Privacy Impact Assessment Executive Summary – Phase I Entry/Exit
In 2011, Canada and the United States (U.S.) issued the Beyond the Border: A Shared Vision for Perimeter Security and Economic Competitiveness which establishes a new long-term partnership built upon a perimeter approach to security and economic competitiveness and subsequently, the Perimeter Security and Economic Competitiveness Action Plan (Action Plan) which sets out the joint Canada – United States priorities for achieving this vision. As part of delivering on its commitments in the Action Plan, Canada and the U.S. are undertaking the Entry/Exit Initiative.
The Entry/Exit Initiative builds upon the Canada Border Services Agency's (CBSA) mandate to provide integrated border services that support national security and public safety priorities and facilitate the free flow of persons and goods.
The objectives of the Entry/Exit Initiative are to establish a common and integrated approach to border management and to support the integrity of Canada's immigration program.
The coordinated investments in entry and exit systems will allow the Government of Canada to better manage access to Canada from a security perspective, increase the effectiveness of its border management and enable targeted policy development and implementation in the future.
Meeting the objectives of the Entry/Exit Initiative will be accomplished through targeted investments in technology and infrastructure and a phased approach to the exchange of biographic Footnote 1 (i.e. name, citizenship) entry information. Three phases are applicable to travellers crossing the Canada-United States (U.S.) land border, consisting of the development of a system to exchange biographic information, such that a record of entry into one country could be considered as a record of an exit from the other. A fourth phase of the Entry/Exit Initiative will be the collection of biographic exit information on travellers in the air environment using outbound passenger manifests received from the airlines. The Entry/Exit Initiative is outlined in the Action Plan and is summarized as follows:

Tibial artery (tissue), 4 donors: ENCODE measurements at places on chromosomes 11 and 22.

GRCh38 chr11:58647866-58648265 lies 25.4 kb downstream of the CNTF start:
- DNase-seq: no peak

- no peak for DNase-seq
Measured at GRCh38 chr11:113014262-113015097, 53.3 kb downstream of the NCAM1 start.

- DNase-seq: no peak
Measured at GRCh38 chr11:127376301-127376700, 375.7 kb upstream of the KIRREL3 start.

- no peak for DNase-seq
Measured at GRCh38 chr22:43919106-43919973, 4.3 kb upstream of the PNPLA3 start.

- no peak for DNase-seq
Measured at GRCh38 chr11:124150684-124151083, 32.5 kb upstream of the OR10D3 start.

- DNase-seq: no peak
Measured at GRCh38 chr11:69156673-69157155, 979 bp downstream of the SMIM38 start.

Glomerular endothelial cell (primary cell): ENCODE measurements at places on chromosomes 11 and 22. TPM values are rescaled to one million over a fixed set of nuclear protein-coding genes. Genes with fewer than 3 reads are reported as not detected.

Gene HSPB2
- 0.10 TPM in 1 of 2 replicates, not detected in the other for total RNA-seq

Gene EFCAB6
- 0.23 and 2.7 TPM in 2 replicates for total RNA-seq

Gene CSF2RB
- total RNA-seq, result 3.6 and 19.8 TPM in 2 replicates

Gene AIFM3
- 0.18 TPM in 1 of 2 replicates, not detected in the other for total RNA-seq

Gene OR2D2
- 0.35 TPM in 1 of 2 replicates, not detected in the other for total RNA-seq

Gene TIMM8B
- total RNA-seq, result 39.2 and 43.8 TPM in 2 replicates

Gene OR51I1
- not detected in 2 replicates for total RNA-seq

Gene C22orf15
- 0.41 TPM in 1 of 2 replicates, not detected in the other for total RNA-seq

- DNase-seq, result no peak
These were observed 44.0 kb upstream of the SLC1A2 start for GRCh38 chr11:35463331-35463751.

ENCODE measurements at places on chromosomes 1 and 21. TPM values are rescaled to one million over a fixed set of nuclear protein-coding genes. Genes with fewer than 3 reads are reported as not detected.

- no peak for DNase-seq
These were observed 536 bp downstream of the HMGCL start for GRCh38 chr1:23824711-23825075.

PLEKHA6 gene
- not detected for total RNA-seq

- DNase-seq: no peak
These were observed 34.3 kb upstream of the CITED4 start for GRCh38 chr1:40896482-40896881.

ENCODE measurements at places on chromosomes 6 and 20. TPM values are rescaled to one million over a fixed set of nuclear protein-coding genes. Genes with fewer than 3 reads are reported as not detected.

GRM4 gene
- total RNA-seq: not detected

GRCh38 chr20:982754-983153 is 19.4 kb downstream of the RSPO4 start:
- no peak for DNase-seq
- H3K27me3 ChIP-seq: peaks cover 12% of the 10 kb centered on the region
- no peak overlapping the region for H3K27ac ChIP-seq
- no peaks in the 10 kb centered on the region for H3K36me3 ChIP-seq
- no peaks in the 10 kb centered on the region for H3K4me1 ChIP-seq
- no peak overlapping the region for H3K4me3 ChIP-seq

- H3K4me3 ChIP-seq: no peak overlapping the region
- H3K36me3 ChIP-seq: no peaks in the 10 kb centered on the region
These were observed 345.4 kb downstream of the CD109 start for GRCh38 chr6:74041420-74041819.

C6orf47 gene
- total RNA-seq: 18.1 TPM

- (Phase I) By September 30, 2012: the implementation of a proof of concept to exchange the biographical data of third-country nationals, permanent residents of Canada and lawful permanent residents of the United States, at two to four Footnote 2 automated common land border ports of entry;
- (Phase II) By June 30, 2013, the implementation of the Entry/Exit Initiative exchanging the data of third-country nationals, permanent residents of Canada and lawful permanent residents of the United States, at all automated common land border ports of entry;
- (Phase III) By June 30, 2014, the expansion of the Entry/Exit Initiative to include the exchange of data on all travellers at all automated common land border ports of entry; and
- (Phase IV) With respect to air travel, by June 30, 2014, Canada will develop a system, under the Entry/Exit Initiative, to establish exit, similar to that in the United States, under which airlines will be required to submit their passenger manifest information on outbound international flights.